Adam Adamandy Kochański
||This article includes a list of references, related reading or external links, but its sources remain unclear because it lacks inline citations. (May 2014) (Learn how and when to remove this template message)|
Part of a series on the
|Society of Jesus|
Christogram of the Jesuits.
Kochański was born in Dobrzyń nad Wisłą. He began his education in Toruń, and in 1652 he entered the Society of Jesus in Vilnius. He studied philosophy at Vilnius University (then called Vilnius Academy). He also studied mathematics, physics and theology. He went on to lecture on those subjects at several European universities: in Florence, Prague, Olomouc, Wrocław, Mainz and Würzburg. In 1680 he accepted an offer from Jan III Sobieski, the king of Poland, returning to Poland and taking the position of the king's chaplain, mathematician, clock maker, librarian, and tutor of the king's son, Jakub.
He wrote many scientific papers, mainly on mathematics and mechanics, but also on physics, astronomy and philosophy. The best known of his works, Observationes Cyclometricae ad facilitandam Praxin accommodatae, is devoted to the squaring the circle (or alternatively, the quadrature of the circle) and was published in 1685 in the leading scientific periodical of the time, Acta Eruditorum.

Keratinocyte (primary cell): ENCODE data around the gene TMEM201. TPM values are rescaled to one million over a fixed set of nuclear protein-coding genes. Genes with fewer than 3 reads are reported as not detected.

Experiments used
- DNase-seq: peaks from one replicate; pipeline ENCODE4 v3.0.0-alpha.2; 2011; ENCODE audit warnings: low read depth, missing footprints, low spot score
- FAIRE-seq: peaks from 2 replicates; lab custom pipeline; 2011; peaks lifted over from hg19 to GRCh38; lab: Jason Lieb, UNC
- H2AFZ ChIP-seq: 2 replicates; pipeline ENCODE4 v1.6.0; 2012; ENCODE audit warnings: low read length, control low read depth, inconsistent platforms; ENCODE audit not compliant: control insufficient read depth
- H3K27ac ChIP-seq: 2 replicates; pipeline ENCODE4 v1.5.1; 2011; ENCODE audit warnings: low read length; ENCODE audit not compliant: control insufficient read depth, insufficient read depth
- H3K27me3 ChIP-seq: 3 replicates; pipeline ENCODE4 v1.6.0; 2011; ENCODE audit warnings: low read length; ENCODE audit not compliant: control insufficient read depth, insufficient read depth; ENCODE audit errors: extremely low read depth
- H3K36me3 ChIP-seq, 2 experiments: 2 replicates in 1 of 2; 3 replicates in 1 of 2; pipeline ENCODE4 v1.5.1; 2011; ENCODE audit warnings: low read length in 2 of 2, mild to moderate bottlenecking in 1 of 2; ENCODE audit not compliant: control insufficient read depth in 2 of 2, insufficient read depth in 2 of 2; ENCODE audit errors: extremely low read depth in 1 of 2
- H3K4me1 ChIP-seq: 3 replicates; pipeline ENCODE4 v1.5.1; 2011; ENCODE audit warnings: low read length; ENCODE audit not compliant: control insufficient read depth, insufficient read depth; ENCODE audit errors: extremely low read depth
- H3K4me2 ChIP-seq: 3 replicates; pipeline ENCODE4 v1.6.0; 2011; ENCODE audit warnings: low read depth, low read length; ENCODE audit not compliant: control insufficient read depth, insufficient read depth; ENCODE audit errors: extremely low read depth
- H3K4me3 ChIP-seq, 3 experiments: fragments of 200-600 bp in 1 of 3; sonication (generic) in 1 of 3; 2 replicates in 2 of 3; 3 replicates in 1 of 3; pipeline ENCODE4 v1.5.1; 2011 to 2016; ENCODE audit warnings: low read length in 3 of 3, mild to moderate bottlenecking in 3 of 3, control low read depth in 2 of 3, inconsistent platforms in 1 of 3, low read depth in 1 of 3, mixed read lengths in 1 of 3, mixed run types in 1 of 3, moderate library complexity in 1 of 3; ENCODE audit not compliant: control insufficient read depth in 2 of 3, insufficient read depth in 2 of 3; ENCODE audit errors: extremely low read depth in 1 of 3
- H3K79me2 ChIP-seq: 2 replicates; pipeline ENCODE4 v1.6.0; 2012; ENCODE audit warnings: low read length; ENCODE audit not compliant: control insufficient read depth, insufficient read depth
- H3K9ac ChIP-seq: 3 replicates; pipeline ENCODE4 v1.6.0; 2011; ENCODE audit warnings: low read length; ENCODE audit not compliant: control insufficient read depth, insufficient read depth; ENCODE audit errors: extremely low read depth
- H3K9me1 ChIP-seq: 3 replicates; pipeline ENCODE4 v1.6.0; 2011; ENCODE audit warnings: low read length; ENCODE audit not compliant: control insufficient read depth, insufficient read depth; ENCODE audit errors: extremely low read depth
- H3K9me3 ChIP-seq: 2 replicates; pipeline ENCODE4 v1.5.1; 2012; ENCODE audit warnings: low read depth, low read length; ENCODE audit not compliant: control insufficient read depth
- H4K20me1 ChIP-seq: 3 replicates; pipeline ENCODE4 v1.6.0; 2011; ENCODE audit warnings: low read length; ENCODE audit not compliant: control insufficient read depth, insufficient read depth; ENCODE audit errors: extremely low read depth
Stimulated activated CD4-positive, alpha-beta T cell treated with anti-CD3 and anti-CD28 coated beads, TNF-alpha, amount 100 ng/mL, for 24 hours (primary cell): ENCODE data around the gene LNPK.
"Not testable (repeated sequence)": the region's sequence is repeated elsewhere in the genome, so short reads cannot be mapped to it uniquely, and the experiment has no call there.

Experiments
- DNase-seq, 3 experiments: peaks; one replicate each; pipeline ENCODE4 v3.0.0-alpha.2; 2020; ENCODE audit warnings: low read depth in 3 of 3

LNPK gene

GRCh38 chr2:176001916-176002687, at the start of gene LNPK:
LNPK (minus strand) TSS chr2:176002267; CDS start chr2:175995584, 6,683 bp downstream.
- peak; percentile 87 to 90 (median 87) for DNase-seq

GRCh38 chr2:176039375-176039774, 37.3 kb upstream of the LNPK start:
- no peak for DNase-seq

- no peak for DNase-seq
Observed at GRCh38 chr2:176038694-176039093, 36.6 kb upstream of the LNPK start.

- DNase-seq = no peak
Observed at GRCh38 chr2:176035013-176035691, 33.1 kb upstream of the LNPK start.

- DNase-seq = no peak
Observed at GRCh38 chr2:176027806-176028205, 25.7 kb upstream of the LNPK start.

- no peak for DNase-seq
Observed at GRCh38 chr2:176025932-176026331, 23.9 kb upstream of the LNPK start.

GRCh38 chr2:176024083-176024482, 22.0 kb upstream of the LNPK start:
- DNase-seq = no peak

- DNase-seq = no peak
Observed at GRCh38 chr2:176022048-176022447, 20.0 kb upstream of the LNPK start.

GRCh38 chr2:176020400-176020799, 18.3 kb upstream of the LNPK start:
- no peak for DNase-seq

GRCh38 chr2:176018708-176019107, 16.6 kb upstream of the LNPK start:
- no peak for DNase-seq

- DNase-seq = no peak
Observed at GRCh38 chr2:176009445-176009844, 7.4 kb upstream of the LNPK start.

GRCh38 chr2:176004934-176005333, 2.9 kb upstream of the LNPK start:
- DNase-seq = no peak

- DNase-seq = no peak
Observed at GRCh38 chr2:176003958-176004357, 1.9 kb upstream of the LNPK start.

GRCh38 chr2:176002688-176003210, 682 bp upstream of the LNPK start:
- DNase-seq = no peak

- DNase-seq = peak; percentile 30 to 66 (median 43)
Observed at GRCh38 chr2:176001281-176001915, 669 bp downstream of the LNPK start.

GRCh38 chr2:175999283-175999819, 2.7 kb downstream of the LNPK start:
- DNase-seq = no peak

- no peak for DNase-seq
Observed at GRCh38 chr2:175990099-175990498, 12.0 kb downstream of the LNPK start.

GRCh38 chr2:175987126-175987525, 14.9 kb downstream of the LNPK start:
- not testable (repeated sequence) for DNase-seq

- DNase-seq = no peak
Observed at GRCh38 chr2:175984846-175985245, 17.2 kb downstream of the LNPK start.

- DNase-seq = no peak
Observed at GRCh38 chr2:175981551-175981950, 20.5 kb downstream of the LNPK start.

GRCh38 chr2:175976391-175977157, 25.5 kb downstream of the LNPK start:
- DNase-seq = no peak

Kochański cooperated and corresponded with many scientists, Johannes Hevelius and Gottfried Leibniz among them. He was apparently the only one of the contemporary Poles to know elements of the newly invented calculus. As a mechanic he was a renowned clock maker. He suggested replacing the clock's pendulum with a spring, and standardizing the number of escapements per hour.
- Kochański, Adam Adamandy (1685), "Observationes Cyclometricae ad facilitandam Praxin accomodatae", Acta Eruditorum, 4: 394–398
- Fukś, Henryk, Observationes Cyclometricae by Adam Adamandy Kochański - Latin text with annotated English translation, arXiv:
- This article incorporates text from a publication now in the public domain: Chisholm, Hugh, ed. (1911). "article name needed". Encyclopædia Britannica (11th ed.). Cambridge University Press.